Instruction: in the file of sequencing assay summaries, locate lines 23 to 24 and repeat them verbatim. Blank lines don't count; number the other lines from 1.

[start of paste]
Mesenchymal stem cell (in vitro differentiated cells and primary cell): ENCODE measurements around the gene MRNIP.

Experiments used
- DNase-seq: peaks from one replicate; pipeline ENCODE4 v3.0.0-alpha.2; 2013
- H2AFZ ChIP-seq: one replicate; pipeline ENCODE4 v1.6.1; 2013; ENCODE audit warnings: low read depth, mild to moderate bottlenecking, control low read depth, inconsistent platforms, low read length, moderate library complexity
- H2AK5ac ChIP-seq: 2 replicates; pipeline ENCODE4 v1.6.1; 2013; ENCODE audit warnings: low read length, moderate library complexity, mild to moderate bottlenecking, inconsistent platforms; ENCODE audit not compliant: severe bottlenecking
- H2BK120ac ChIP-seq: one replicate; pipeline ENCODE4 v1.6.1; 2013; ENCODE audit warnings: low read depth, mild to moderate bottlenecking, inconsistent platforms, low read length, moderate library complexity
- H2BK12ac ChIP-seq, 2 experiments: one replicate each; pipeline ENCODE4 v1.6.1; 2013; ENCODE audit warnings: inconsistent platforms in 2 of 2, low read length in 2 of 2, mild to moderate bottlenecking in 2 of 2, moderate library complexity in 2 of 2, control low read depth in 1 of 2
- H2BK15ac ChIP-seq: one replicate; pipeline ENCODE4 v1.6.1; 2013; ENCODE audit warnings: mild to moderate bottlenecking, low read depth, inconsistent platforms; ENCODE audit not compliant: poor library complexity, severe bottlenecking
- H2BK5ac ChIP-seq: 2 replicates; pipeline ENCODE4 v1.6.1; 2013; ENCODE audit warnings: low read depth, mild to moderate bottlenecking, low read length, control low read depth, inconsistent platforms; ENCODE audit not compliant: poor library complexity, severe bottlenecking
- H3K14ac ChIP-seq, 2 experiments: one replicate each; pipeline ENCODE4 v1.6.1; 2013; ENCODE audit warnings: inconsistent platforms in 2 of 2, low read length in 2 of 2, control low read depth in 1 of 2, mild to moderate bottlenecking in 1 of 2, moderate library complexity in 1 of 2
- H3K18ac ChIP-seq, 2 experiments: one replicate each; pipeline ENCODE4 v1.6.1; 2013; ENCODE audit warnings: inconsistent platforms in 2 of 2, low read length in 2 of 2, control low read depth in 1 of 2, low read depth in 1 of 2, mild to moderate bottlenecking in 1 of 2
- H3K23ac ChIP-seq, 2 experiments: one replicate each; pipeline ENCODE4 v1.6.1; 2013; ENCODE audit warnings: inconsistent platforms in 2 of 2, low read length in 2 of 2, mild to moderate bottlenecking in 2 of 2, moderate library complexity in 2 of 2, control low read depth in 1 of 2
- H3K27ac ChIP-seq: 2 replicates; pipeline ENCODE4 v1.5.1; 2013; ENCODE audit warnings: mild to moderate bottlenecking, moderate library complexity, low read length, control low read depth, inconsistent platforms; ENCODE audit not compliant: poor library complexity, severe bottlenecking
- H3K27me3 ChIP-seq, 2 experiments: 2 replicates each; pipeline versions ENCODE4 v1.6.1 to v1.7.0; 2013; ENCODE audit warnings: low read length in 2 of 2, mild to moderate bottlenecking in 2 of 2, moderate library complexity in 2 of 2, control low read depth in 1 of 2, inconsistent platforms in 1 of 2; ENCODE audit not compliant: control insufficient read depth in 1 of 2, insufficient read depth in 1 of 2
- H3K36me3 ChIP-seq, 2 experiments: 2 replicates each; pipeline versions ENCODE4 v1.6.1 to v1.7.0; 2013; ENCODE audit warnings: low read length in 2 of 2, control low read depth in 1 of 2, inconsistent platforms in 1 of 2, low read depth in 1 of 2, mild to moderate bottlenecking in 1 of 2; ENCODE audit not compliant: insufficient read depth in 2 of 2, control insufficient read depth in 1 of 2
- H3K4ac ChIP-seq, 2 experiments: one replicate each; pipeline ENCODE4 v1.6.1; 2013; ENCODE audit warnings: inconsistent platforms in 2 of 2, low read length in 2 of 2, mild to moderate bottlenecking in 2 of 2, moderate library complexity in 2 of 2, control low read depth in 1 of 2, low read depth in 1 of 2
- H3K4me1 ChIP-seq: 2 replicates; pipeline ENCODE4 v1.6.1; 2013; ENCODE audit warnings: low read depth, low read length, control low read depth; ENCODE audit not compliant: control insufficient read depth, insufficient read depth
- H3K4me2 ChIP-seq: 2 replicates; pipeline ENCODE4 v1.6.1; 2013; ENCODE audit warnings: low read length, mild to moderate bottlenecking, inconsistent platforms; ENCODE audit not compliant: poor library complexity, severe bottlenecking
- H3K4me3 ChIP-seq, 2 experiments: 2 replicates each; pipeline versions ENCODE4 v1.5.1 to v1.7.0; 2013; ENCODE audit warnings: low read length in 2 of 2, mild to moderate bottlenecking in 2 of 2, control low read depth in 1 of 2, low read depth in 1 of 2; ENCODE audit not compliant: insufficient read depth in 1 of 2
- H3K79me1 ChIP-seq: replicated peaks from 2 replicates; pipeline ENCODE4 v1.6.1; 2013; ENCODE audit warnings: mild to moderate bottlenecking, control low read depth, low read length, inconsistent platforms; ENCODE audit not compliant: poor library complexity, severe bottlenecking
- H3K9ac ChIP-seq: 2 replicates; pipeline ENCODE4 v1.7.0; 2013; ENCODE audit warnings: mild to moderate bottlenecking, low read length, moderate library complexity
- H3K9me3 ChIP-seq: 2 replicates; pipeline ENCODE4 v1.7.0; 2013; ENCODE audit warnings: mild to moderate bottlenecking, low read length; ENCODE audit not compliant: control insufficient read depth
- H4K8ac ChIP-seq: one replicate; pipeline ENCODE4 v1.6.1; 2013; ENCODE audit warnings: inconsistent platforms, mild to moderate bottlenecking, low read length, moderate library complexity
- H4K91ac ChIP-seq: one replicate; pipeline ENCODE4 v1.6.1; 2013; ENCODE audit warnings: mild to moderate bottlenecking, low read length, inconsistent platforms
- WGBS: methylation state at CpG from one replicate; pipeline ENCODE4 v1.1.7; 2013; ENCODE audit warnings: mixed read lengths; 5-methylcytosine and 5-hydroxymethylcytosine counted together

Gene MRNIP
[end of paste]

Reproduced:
- H4K8ac ChIP-seq: one replicate; pipeline ENCODE4 v1.6.1; 2013; ENCODE audit warnings: inconsistent platforms, mild to moderate bottlenecking, low read length, moderate library complexity
- H4K91ac ChIP-seq: one replicate; pipeline ENCODE4 v1.6.1; 2013; ENCODE audit warnings: mild to moderate bottlenecking, low read length, inconsistent platforms